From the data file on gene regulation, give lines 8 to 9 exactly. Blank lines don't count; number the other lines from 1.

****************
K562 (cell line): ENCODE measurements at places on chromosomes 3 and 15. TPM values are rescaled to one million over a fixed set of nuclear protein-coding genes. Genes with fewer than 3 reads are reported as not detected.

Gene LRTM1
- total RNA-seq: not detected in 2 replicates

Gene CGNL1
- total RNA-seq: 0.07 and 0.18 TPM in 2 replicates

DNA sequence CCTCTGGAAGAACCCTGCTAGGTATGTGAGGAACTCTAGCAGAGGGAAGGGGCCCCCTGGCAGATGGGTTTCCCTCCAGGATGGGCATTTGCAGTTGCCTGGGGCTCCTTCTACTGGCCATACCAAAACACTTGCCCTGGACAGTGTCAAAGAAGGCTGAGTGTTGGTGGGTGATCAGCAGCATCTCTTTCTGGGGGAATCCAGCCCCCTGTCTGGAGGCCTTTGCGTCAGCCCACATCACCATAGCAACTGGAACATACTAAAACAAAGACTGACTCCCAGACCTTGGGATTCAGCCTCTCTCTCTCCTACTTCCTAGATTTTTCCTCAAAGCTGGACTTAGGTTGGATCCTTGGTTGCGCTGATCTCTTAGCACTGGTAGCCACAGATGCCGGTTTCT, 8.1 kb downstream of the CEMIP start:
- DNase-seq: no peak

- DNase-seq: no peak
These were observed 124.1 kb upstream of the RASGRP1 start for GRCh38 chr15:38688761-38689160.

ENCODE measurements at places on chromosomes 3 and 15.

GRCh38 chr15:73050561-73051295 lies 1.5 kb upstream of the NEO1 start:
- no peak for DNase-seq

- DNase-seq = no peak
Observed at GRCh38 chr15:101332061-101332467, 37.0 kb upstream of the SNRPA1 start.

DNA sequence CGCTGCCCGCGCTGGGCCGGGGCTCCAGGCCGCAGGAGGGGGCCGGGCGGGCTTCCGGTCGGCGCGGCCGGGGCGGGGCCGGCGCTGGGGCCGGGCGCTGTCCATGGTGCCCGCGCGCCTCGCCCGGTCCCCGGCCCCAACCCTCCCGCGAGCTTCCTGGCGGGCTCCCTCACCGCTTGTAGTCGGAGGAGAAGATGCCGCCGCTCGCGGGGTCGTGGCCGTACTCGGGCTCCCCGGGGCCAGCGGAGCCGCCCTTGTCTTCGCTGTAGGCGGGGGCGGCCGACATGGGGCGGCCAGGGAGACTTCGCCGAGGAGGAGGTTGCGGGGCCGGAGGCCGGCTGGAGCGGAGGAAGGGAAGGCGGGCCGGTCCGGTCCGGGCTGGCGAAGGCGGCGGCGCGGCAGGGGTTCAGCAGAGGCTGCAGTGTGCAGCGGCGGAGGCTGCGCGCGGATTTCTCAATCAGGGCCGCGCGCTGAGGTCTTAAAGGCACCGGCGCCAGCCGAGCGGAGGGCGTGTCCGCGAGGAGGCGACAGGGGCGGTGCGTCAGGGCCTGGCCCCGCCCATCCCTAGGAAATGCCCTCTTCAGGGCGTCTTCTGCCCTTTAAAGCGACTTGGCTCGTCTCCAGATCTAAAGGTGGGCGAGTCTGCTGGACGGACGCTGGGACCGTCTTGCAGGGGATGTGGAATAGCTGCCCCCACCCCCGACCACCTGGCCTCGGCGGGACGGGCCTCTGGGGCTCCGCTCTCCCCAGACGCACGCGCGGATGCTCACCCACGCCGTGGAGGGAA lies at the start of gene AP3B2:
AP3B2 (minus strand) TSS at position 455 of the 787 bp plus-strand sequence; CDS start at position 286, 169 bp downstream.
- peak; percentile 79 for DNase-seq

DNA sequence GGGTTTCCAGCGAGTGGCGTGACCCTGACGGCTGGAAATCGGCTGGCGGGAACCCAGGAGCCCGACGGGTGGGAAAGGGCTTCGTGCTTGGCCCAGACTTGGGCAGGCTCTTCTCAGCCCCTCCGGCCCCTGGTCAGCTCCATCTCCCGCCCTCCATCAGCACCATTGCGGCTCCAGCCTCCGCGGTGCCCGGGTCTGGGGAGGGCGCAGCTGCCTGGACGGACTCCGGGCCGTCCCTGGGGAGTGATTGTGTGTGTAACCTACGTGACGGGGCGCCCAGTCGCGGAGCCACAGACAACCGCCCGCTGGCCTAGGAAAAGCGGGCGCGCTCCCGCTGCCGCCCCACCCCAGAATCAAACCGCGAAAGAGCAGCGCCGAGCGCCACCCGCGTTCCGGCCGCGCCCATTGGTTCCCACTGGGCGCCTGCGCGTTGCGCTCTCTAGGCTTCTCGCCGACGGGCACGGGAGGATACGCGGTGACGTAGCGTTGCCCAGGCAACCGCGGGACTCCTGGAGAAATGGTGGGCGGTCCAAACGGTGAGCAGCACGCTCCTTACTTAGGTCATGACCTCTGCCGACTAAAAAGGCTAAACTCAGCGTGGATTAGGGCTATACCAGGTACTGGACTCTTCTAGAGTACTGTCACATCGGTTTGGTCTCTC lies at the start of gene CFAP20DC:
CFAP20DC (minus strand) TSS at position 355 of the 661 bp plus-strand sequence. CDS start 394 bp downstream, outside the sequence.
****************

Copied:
- DNase-seq: no peak
These were observed 124.1 kb upstream of the RASGRP1 start for GRCh38 chr15:38688761-38689160.